There is a wide range of anime genres, many of which specifically target certain age and gender demographics. It’s easier to create a popular series when there’s an established rubric and formula to turn towards, but there are also plenty of instances when an anime designed for one crowd brings in an unexpected audience from elsewhere.
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One of the most popular versions of this is when children’s programming can also be appreciated by adults, who might happen to be watching these shows with their children. There are some very entertaining anime series out there that are just as satisfying to adults and kids alike.
Anime’s Perennial Funny Feline Friend From The Future
Doraemon has been kicking around since the early 1970s, and it’s a symbolic piece of animation that’s produced more than 1160 episodes and 40 feature films. Doraemon looks at a robotic cat from the 22nd century who travels to the past to aid a shy boy, Nobita Nobi.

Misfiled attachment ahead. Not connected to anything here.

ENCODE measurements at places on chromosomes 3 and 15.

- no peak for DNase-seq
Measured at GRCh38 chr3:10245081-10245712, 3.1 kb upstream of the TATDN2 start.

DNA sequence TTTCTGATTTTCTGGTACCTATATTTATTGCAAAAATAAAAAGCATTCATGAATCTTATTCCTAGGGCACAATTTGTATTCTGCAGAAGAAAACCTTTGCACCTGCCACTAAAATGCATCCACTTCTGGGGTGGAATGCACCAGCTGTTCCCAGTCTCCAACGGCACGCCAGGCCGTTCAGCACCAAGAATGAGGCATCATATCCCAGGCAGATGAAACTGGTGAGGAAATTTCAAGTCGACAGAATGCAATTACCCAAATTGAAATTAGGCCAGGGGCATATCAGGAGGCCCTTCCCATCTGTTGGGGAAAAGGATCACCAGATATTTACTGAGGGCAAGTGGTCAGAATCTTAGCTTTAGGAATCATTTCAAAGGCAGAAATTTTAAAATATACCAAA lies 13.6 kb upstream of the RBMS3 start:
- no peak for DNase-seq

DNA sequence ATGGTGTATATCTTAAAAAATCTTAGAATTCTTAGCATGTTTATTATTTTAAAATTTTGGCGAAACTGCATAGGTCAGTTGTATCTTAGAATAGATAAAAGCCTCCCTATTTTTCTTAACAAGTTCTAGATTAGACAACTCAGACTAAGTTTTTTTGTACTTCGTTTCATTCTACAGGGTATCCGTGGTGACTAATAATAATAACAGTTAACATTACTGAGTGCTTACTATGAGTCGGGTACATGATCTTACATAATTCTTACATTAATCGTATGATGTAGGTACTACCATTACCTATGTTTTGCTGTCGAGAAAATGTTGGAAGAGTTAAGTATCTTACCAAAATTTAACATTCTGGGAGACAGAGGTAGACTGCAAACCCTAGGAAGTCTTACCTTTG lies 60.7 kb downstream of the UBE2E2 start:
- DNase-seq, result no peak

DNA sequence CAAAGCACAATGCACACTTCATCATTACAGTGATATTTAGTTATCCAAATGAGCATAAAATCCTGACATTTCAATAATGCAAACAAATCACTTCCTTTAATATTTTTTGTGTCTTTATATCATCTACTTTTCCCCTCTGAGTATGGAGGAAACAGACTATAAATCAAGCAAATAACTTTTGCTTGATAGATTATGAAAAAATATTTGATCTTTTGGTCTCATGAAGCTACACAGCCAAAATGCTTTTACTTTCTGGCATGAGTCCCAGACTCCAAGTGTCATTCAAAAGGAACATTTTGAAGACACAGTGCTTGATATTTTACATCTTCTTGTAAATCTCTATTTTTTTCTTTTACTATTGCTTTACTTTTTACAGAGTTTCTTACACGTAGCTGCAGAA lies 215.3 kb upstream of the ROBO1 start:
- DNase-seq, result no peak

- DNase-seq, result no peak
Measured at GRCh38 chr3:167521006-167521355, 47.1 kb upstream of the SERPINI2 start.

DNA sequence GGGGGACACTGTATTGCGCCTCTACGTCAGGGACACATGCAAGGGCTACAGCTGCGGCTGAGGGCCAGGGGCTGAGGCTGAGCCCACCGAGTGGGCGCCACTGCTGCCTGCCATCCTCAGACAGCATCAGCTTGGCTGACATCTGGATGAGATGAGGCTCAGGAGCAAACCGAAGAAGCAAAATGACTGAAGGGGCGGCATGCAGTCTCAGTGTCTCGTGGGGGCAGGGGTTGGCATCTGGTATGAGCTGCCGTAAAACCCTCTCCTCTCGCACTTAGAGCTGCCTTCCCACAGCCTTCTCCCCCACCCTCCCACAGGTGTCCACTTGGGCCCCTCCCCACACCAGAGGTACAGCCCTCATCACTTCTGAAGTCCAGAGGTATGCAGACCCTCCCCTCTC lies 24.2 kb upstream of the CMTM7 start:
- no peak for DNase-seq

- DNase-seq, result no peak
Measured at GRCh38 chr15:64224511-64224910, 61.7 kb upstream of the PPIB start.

Doraemon has endless inventions and futuristic tricks that turn the most normal of situations into extraordinary adventures. The ongoing Doraemon iteration from 2005 is the most modern and kid-friendly, but the humor is timeless, and the ideas are unconventional enough to keep adults interested, too.
Forever Friends Celebrate Life’s Simple Wonders
Laid-Back Camp is a relatively newer anime from 2018 that’s produced 25 episodes across two seasons, with at least one more season of gentle storytelling on the way. Those who require a complex and plot-driven story will grow restless with Laid-Back Camp, which celebrates a group of friends and their communal passion for camping and simple recreational activities.
Laid-Back Camp thrives with its patience and careful character studies. Adults will appreciate how this anime emphasizes the importance of slowing down and valuing the small things in life. Kids will instantly love these fun characters and the sense of adventure that Laid-Back Camp conveys.